Major League Soccer’s reworked regular season is, at last, racing to a conclusion. Many of the league’s teams have only two games left to play of this year’s truncated, 23-game schedule. Several others must squeeze in three matches in the next 11 days.
The Colorado Rapids, who missed a month because of a coronavirus outbreak that affected more than a dozen players and staff members, are eight games short.
And that is changing the playoff calculus.
Traditionally, total points determine the standings in soccer. Every team plays the same number of games, and teams are ranked by the points they accumulate. But with the mismatch in games played in M.L.S. this year — Colorado has played only 15 games, while rivals like San Jose and Vancouver are already at 21 — the league will decide its playoff field by a different metric: points per game.
“In the event that all 26 teams do not end the season with the same number of matches played,” the league’s competition rules state, qualification for the 2020 M.L.S. Cup playoffs will be determined “by points earned on a per match basis, or points per game.” (In the case of ties on that metric, goal difference — also determined on a per-game basis — will be the tiebreaker.)
The difference is not merely a hypothetical one. Since it is clear that Colorado will not be able to make up all of its games before the regular season ends on Nov. 8, its playoff hopes rest almost entirely on which method is used to set the playoff field.
The Rapids currently have 19 points, good for only 11th place in the West, which gets eight playoff berths this year. Under a points-per-game calculation, however, the Rapids stand eighth, at 1.27, good enough (at the moment) for a playoff spot.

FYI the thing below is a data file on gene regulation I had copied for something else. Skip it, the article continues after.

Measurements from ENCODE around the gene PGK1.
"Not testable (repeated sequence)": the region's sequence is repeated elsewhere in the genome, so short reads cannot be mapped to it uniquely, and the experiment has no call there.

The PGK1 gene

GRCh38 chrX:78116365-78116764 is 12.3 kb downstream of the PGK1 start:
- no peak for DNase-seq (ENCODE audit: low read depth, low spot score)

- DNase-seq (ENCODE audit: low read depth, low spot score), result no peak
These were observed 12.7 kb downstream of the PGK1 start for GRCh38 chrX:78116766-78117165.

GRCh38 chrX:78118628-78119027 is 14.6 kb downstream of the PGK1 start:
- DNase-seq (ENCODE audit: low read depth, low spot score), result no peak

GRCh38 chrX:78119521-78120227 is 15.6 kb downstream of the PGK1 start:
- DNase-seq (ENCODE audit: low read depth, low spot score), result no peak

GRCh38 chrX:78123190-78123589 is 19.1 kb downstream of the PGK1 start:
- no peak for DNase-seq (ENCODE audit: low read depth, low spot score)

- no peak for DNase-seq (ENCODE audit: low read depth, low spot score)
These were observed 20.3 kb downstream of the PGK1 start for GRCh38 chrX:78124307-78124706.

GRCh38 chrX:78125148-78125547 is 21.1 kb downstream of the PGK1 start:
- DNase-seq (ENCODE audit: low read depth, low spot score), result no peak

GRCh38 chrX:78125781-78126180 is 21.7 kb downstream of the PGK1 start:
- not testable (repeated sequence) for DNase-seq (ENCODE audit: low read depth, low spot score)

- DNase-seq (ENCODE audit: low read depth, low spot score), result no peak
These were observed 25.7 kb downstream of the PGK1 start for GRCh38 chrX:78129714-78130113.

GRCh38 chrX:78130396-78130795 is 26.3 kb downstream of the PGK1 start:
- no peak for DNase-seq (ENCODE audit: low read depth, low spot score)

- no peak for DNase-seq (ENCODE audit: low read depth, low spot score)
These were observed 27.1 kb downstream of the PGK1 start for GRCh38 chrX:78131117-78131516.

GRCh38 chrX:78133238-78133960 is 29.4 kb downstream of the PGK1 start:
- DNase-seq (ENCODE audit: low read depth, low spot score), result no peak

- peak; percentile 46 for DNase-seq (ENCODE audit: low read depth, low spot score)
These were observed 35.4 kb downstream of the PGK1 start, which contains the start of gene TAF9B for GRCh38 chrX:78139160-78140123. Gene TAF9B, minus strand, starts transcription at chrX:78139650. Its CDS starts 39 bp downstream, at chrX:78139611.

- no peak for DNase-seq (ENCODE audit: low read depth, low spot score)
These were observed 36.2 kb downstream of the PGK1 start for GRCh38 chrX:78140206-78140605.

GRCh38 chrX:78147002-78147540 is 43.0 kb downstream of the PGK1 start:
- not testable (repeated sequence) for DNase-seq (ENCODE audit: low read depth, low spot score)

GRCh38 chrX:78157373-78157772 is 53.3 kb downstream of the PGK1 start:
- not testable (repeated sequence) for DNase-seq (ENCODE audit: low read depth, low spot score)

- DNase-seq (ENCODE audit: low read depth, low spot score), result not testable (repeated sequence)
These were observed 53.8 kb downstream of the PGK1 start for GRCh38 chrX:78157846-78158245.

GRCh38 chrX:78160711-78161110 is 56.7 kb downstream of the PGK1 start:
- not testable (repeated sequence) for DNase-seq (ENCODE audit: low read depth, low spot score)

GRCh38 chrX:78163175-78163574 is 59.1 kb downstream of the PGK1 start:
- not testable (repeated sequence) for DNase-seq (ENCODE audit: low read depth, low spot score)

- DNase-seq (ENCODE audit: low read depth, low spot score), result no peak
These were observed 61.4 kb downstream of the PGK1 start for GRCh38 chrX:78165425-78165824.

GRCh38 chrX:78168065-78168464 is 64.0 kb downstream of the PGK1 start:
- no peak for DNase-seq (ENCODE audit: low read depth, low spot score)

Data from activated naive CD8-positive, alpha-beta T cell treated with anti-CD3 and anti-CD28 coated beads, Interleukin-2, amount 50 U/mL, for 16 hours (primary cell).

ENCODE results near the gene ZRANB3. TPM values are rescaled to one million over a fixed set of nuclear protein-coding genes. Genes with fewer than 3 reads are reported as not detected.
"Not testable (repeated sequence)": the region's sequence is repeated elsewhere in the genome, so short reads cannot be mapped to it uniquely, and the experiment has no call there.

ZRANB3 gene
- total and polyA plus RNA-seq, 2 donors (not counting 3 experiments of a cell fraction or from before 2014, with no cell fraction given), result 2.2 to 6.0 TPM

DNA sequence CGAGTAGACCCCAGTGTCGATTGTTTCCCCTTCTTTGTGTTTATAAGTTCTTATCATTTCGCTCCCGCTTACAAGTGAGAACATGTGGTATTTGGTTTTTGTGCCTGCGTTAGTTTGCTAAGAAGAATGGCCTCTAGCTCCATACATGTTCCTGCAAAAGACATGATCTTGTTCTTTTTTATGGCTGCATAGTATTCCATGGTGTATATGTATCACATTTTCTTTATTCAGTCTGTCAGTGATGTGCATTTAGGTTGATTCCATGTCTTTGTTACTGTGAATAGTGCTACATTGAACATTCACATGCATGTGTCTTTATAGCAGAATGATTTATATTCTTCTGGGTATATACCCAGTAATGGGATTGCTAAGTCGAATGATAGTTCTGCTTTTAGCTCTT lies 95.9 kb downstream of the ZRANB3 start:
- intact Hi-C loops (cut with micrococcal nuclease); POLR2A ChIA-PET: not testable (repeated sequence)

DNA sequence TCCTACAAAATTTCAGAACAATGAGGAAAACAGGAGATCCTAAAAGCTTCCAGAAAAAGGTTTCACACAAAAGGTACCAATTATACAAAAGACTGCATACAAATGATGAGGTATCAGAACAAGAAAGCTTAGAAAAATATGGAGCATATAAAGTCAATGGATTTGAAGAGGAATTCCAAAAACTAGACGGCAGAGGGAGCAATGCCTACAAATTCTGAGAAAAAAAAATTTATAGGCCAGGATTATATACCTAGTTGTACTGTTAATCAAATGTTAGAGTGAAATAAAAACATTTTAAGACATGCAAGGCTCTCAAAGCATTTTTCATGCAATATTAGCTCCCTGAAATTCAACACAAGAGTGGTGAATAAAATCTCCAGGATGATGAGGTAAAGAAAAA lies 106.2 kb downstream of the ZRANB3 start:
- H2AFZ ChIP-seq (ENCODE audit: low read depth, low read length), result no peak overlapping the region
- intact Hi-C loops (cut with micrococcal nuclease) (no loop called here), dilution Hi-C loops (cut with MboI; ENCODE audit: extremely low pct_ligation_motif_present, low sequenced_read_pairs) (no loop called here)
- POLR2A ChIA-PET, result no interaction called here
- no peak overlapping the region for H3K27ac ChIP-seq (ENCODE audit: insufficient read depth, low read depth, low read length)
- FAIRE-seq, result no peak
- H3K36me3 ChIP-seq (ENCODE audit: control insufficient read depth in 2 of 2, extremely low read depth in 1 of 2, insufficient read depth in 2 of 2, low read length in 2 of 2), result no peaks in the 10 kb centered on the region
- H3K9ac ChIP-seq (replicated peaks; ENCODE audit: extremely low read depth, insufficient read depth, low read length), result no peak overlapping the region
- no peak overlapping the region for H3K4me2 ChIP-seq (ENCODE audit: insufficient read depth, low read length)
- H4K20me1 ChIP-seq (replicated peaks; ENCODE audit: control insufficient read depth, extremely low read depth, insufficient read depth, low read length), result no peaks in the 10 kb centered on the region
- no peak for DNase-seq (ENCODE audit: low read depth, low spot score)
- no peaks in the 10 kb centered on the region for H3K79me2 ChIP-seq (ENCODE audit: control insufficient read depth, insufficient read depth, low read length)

The Vancouver Whitecaps, who currently would be in the postseason field on points but just outside it on points per game, may have the most to lose. Vancouver has faced the additional handicap of playing its “home” games down the stretch in Portland, Ore., because of strict Canadian quarantine rules.
“Don’t ask somebody from a Canadian team about if everything is balanced and fair!” Vancouver’s chief executive, Axel Schuster, told ESPN this month. “I haven’t seen my family in a month. So let us not speak if everything is balanced and everything is equal at the end.
“Was everybody able to perform on the same level as everybody else? No, of course not. But I have never seen a pandemic before. I think that the only thing we can do is to go on and play and find the best solution. And to accept that the world is crazy.”
There are a few other teams that will end the regular season without a full complement of results, although their deficits are much smaller than Colorado’s. The defending champion Seattle Sounders, for example, are scheduled to complete 22 of their 23 games. They stand second in the West in points, but first in points per game, and their seeding — like every other team’s — could mean the difference between a favorable matchup and a more difficult path to the league’s championship game on Dec. 12.
It has been a strange season for M.L.S., which played two games to start the season, spent four months on the sideline, then played a tournament at Disney World before resuming with a shortened season.
To account for the impact of an abbreviated season, M.L.S. expanded its postseason to include 10 teams from the 14-team Eastern Conference and eight from the 12-team West. More than half of those spots have been claimed to date: the Red Bulls, New York City F.C. and Los Angeles F.C. were among the half-dozen clubs that punched their tickets this week.
The imbalance in the schedule could repeat itself on a much grander scale if the N.F.L. has to postpone more games because of coronavirus positives. Many N.F.L. teams have little flexibility after using their bye weeks, and teams playing 14 or 15 games instead of 16 has become a possibility. The league has considered adding an 18th week to its schedule to account for makeup games, but for now that remains only an option.
This year’s Women’s Super League in England faced a similar problem in the spring when its season was abruptly halted by the coronavirus. The league opted to decide its champion by points per game, meaning Chelsea won the tile, despite having fewer total points than Manchester City, an outcome that City accepted far more readily than its fans did.